Put toys in the crate.

The crate should also have a few toys to help distract your dog while they’re in the crate. A good rule of thumb is to give your dog about one toy for every hour you’ll be away, so if you’re going out for two hours, give him or her two or three toys.

Toys can also help keep your dog occupied while you’re not home. If your dog loves chewing on things like rawhide bones, rubber toys and Kongs (which are great for keeping them distracted when left alone), make sure those are the only things kept near his bed or crate. Also ensure that any other toxic substances like food or medications aren’t within reach as these could be harmful if ingested by mistake!

Get comfortable with closing the door.

  • Have your dog watch you close the door.
  • Have your dog sit in front of the closed door.
  • Have your dog lie down in front of the closed door.
  • Then have him stand up again, and repeat this exercise until he can do it with ease (i.e., without running away or freaking out).

Extend the length of time.

  • Increase the length of time gradually.

Start with 10 minutes, then increase to 20, 30, 45 and an hour. If your dog has an accident while he’s in his crate, don’t punish him. Instead just give him a few seconds to relax before taking him out of the crate.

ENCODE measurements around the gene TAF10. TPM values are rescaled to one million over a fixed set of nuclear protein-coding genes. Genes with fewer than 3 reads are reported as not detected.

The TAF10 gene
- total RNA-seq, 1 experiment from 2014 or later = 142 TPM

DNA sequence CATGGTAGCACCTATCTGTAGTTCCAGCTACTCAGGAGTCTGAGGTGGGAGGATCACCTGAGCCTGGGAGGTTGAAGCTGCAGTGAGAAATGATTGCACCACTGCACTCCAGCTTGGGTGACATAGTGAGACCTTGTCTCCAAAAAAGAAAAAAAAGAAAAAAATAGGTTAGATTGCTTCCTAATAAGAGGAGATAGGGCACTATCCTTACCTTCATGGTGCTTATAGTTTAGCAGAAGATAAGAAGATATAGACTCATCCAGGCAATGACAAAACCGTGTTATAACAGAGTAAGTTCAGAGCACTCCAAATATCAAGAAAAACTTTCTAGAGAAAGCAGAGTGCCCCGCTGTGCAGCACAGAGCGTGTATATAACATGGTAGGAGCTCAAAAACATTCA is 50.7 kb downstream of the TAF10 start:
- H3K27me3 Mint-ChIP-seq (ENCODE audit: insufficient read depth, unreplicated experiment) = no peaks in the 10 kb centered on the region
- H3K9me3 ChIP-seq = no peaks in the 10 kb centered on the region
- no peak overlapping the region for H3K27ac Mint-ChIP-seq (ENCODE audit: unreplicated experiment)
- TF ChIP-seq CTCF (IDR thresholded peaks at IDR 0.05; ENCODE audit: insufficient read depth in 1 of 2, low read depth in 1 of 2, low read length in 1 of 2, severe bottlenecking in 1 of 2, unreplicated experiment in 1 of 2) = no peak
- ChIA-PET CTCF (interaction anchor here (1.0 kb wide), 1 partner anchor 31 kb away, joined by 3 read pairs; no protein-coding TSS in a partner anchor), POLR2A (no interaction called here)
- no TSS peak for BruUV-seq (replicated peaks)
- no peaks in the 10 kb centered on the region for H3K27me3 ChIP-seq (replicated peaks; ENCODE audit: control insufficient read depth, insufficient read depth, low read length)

Practicing crating at night.

  • Practice at night.
  • Make sure the crate is big enough for your dog to stretch out comfortably. You can use a blanket or towel to make it more comfortable, but don’t use anything that could be dangerous if swallowed (e.g., blankets with fringe).
  • Put a treat in the crate as you put your dog in there, then close the door and let them get it out on their own—this will train them that going into their crate results in getting rewarded!

Dealing with separation anxiety.

If your dog suffers from separation anxiety, this can be a problem for you and the dog. Separation anxiety occurs when a pet becomes nervous or panicked at being left alone by their owner, often to the point where they start destroying things in the house. This can be a serious issue if you want to travel with your dog or leave him with a sitter while you’re away on business trips.

One way of dealing with this is through training: specifically crate training. Crates are an excellent way for dogs who suffer from separation anxiety to feel more secure and relaxed when left alone in case there’s an emergency, like needing them outside or needing them as back-up in case someone breaks into your house while sleeping (it happens).

The best way of doing this is by placing a comfortable bed inside the crate so that it feels familiar and safe for your pup when he’s inside it—if he doesn’t feel safe then it won’t work!

Crate training is important for dogs to be happy and well-behaved.

Crate training is important for dogs to be happy and well-behaved.

It helps dogs feel safe and secure when they’re in their crates, so they’re not as anxious or stressed out.


Dogs are beautiful creatures, and crate training is one of the best ways to ensure that they’re happy and safe. It also helps them become better behaved. We encourage you to give crate training a try!